“Native Orchids” was the subject of the talk given by Leif Bersweden Phd a botanist whose book “The Orchid Hunter” : a young botanist’s search for happiness” was inspired by his boundless, engaging enthusiasm for “our most charismatic plant.”
Fascinated by plants, from childhood, he stayed in this country for his gap year, rather than going abroad, so as to try to find all of the fifty species of orchids here. He referred to their great variety, in colour, form and size and illustrated this with numerous slides. Ultimately he travelled all over the country, and beyond, often helped with directions by walkers and fellow enthusiasts, enjoying “the thrill of the find” of subjects such as the Man Orchid, Orchis anthropophora. (the flower looks like lots of little people.) His favourite is the Bee Orchid, Ophrys apifera. To the male bee they smell like females, and the shape resembles a bee. The male bee gets pollen on its head and so transfers it to other plants, clearly successfully, as it is found all over the country.
In the west of Ireland he found Fly Orchid, Ophrys insectifera. Its scent resembles the female wasp’s, hence attracts male wasps who do the pollinating. Leif found the Fen Orchid in South Wales. He ranged far and wide at different times linked to the individual orchid’s flowering time and location, to Kent, Gloucestershire even to the Outer Hebrides. Near Newcastle he located the Coral Root Orchid which was hard to find,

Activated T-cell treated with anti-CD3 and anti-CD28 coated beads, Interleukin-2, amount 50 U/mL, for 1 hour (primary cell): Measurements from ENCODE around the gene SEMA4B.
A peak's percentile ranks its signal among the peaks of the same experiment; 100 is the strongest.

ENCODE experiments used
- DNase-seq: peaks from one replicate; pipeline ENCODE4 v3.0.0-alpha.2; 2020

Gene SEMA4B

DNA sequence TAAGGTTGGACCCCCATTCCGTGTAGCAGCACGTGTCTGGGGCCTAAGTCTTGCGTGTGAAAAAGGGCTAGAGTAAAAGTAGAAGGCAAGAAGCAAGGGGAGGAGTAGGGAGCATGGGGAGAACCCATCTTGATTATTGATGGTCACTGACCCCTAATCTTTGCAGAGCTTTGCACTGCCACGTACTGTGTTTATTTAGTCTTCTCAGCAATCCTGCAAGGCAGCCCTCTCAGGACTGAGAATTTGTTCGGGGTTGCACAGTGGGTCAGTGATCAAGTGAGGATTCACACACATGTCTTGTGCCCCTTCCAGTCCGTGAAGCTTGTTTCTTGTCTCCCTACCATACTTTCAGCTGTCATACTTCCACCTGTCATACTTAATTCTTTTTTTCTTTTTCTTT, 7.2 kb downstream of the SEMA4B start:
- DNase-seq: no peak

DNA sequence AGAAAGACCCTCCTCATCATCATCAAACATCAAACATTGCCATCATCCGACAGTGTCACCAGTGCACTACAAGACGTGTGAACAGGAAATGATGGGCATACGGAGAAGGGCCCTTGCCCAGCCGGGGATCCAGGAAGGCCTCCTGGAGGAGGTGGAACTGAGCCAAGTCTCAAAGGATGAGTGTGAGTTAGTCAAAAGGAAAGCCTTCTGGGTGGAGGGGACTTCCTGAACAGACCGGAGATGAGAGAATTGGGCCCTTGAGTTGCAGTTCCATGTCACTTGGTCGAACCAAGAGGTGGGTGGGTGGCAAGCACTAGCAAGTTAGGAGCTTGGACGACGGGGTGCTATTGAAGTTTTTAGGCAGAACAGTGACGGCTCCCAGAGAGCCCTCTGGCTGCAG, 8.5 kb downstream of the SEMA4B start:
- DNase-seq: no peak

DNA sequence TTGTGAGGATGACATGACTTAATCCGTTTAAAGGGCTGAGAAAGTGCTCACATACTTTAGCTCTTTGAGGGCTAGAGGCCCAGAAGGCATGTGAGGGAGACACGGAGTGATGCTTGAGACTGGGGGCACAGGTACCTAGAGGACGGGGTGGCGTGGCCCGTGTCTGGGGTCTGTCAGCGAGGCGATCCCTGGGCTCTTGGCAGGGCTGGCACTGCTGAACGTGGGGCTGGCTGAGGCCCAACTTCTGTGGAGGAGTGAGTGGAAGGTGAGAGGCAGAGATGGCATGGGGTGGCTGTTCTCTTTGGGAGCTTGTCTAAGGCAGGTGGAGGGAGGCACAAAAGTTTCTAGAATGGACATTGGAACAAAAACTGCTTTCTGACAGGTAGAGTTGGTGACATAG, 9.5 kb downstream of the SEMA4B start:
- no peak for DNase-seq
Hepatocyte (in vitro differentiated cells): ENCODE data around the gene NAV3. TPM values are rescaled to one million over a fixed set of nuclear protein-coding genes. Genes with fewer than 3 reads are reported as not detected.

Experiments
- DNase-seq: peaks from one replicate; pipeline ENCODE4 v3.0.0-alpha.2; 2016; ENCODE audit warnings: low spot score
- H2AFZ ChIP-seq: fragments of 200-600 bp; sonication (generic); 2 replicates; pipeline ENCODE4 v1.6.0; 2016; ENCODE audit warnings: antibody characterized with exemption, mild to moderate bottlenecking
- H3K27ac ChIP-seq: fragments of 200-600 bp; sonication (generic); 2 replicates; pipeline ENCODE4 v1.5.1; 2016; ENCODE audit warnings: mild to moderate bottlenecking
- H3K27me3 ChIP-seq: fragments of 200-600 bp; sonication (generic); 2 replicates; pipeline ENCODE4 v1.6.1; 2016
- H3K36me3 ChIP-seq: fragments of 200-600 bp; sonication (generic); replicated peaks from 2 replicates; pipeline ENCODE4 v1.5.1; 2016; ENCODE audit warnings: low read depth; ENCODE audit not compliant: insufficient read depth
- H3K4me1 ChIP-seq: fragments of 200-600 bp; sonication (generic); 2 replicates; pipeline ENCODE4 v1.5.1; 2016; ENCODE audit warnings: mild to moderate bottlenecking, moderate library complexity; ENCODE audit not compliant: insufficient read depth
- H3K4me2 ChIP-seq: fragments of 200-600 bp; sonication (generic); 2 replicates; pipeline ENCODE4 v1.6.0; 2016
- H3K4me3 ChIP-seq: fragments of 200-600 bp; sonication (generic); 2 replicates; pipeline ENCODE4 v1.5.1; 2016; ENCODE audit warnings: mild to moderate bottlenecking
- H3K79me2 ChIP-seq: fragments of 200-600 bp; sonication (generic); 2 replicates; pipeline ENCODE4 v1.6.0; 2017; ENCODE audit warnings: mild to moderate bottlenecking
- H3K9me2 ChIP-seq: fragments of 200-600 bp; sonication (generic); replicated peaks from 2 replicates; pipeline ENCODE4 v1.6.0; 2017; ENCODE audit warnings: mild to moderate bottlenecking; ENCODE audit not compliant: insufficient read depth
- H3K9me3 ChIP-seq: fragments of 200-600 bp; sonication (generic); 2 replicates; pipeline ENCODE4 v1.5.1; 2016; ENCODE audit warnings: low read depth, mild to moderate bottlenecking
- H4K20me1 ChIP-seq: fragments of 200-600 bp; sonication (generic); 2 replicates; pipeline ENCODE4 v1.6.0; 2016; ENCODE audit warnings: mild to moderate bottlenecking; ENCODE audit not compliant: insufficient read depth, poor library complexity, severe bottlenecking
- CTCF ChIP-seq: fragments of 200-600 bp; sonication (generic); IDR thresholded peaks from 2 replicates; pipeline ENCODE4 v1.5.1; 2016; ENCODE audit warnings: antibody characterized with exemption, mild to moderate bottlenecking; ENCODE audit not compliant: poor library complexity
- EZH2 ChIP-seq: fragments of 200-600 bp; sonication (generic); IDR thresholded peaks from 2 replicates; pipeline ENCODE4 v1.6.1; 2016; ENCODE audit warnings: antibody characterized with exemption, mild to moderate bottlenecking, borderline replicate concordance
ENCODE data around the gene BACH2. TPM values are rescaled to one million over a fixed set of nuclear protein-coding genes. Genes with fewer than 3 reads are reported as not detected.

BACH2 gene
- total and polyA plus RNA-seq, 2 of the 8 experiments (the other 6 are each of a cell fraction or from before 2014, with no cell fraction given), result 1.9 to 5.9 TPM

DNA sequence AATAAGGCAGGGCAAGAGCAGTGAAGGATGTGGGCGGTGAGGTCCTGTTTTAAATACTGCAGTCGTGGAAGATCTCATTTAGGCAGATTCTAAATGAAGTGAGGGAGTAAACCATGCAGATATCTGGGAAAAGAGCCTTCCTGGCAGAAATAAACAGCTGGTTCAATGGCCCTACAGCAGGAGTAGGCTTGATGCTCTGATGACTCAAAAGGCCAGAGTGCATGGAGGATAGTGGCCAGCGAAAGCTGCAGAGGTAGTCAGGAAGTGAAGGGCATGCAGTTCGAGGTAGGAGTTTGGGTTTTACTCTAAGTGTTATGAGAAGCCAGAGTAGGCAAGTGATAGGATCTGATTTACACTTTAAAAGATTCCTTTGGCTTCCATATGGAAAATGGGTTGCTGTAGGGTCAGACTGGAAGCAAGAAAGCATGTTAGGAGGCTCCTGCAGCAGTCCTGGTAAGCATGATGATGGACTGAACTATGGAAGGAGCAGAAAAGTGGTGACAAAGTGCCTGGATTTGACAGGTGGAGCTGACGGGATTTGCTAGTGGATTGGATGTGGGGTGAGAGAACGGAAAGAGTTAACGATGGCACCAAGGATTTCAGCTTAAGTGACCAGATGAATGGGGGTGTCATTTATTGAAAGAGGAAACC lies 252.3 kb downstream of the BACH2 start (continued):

Leif told us that Victorian Britain had “Orchid Delirium”, when stocks were dug up, depleted and died out. In the 1930’s a single plant was found in The Yorkshire Dales and is still with us. A trap was erected around it, and a volunteer guard set up, to monitor it.
Not all native orchids are rare: the Common Spotted Orchid is everywhere, as is the Common Twayblade, and the early Purple Orchid is ubiquitous. The Musk Orchid is found in Selborne, and the Burnt Orchid in Chappets Copse, West Meon. In Lancashire near Silverdale is a sign directing visitors to the Lady”s Slippers. “Orchids are fussy, high-maintenance and often hard to find”, says Leif, but his infectious enthusiasm shows that the effort involved is worthwhile.